The next day at lunch in the conference dining hall Maura and I sat across from oneanother. We exchanged comments and afterthoughts about how things had gone theevening before and how odd it felt to have the project behind us. I was itching toshare with Maura my feelings of loss but felt embarrassed. It was a research projectfor God s sake! Finally, after everyone else had left the table I awkwardly andsomewhat reservedly let my thoughts tumble forth. `This is going to sound weird ,I prefaced, `but you know when we each took back our clothes, that left me with astrange feeling, a kind of emptiness . Maura nodded, `The passing back of theskirts . I`t seemed so symbolic in a corny kind of way , I admitted. `So nal. It wasclear from the silence between us that it was a feeling we shared. `You know, Ivebeen thinking , said Maura, breaking the silence, `I have an idea for our nextproject. The relief was palpable. `You go rst , I urged, `So do I.

    Relational Self-Study

    While we did not know each other before the project began, beyond a narrowlyde ned academic context, we each had enough experience of the other to haveformed some impressions. We engaged in the project (threw ourselves into it)without ever explicitly negotiating the terms of our relationship either in a contractor through conversation about such matters as con dentiality. More traditionalresearch relationships are usually anchored on the foundation of an explicitlyestablished agreement. Hammersley & Atkinson (1979), for example, liken thisprocess of negotiation to a business deal where a `research bargain is establishedbetween the researcher and the researched. It `establishes rules about what each isallowed to do in the context of the research additional clauses outline what each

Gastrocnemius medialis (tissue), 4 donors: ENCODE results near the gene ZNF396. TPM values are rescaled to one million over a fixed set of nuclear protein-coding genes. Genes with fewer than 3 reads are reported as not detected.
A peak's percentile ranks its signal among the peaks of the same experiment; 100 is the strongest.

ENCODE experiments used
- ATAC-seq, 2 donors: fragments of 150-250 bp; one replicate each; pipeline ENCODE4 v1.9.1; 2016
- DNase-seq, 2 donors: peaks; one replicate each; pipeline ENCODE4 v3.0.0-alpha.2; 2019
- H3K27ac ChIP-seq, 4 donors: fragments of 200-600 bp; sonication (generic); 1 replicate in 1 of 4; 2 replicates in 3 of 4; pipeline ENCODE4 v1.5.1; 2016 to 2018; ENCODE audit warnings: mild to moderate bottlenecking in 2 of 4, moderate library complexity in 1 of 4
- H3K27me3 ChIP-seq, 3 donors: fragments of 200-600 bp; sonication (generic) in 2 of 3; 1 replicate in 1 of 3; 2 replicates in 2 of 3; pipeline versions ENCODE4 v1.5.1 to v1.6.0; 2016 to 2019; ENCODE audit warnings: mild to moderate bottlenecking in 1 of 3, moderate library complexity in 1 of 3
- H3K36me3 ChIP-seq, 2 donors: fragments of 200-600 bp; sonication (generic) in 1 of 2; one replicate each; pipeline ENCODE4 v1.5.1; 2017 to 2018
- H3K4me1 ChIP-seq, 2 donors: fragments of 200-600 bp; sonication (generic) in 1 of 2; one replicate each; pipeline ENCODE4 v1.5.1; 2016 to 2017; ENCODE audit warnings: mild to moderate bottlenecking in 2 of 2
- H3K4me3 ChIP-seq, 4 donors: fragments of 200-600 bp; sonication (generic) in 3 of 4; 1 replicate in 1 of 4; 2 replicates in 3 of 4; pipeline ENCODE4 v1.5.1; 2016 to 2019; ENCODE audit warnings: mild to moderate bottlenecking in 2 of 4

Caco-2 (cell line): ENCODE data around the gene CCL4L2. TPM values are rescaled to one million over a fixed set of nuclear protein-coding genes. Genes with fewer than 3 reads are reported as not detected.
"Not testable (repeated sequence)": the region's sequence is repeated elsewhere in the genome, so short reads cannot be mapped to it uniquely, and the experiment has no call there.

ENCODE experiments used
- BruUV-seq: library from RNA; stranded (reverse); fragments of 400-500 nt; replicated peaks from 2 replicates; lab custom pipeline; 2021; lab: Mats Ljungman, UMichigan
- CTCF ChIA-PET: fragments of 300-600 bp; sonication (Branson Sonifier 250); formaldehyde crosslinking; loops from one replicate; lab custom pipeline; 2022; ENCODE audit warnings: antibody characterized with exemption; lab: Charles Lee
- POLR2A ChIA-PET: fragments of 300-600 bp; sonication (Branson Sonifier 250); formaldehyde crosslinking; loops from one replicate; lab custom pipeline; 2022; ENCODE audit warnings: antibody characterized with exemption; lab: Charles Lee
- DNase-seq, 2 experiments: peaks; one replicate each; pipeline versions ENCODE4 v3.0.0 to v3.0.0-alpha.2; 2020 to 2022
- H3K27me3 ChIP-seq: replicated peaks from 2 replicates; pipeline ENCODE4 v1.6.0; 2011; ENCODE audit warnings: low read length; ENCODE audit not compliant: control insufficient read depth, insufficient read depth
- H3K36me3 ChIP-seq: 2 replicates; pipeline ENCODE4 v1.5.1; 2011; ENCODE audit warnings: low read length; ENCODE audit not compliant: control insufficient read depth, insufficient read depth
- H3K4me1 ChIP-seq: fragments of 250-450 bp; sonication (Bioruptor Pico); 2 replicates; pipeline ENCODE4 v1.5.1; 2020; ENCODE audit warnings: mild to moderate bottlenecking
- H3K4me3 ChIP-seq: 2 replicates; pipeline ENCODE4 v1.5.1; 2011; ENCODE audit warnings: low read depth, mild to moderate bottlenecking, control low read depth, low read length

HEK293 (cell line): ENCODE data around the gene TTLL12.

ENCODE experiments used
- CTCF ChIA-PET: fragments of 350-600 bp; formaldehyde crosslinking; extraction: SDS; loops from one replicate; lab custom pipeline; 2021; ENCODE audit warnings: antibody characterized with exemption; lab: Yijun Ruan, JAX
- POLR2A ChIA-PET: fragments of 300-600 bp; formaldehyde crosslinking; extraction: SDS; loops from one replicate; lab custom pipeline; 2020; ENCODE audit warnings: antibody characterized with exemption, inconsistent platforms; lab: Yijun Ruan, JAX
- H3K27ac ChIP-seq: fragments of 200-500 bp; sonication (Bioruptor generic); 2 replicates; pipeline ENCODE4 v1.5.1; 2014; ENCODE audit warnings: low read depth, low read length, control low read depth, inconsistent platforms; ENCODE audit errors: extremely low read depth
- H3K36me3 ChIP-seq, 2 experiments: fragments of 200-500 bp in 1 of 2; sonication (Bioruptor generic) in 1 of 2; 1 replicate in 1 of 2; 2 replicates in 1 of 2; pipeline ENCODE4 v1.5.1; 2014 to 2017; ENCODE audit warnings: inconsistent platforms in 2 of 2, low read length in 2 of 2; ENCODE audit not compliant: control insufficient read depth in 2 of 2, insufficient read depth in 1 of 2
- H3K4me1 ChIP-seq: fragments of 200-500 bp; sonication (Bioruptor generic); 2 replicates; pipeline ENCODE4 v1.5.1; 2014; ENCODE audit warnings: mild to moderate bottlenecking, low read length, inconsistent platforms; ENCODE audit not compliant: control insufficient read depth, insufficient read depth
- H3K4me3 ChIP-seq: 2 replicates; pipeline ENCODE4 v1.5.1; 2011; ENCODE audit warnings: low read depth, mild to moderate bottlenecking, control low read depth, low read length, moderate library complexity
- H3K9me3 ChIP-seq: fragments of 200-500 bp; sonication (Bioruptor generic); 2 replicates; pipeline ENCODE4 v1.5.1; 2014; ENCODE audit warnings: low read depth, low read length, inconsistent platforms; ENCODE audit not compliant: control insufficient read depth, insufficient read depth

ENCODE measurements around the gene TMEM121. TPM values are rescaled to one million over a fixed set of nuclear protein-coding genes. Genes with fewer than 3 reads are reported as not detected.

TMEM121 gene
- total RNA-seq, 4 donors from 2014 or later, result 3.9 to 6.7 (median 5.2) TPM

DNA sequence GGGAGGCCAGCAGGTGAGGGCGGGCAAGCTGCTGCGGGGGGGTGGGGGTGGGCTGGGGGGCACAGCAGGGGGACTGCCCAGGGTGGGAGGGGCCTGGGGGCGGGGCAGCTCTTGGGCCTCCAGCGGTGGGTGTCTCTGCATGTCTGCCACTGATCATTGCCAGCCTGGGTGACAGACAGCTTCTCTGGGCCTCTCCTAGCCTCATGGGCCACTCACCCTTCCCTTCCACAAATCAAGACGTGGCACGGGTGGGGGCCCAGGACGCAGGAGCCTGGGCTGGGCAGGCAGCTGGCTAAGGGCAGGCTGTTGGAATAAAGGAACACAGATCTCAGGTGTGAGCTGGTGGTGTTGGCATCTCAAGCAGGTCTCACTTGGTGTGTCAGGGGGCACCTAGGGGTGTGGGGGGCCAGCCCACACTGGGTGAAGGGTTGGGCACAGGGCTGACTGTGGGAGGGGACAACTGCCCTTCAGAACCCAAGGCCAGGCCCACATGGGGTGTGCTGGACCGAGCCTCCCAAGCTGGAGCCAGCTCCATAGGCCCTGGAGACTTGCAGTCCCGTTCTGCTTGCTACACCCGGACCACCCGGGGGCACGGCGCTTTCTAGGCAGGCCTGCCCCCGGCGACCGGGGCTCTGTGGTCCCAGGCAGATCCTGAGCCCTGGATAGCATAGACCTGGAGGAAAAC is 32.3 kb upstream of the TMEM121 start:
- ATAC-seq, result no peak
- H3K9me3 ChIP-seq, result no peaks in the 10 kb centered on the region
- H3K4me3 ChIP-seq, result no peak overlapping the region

Dow

    nloa

    ded

    by [N

    orth

    Dako

    ta St

    ate U

    nivers

    ity] a

    t 11:2

    1 30 A

    ugus

    t 201

    3

  • 20 M. McIntyre & A. L. Cole

    expects from the other [Hammersley, 1979, in Measor & Sikes, (1992) p. 79].Since these are practices that we support, recommend to others, and are stringentabout ourselves in other research projects, it is interesting in retrospect to realize thatwe both set these practices aside and relied on our intuitions about the other.Negotiating the terrain of the relationship was something that occurred implicitly, inprocess. From the beginning, we assumed (and trusted), without having to articulateit, that con dentiality would be maintained. We assumed a sophisticated level ofrelationship expertise, where `such competencies need not be formulated in explicitrules or verbalized at all [Kvale, 1997 and Mishler, 1990 in Kvale (1999)].Con rmation of our intuitions occurred implicitly as the project unfolded. For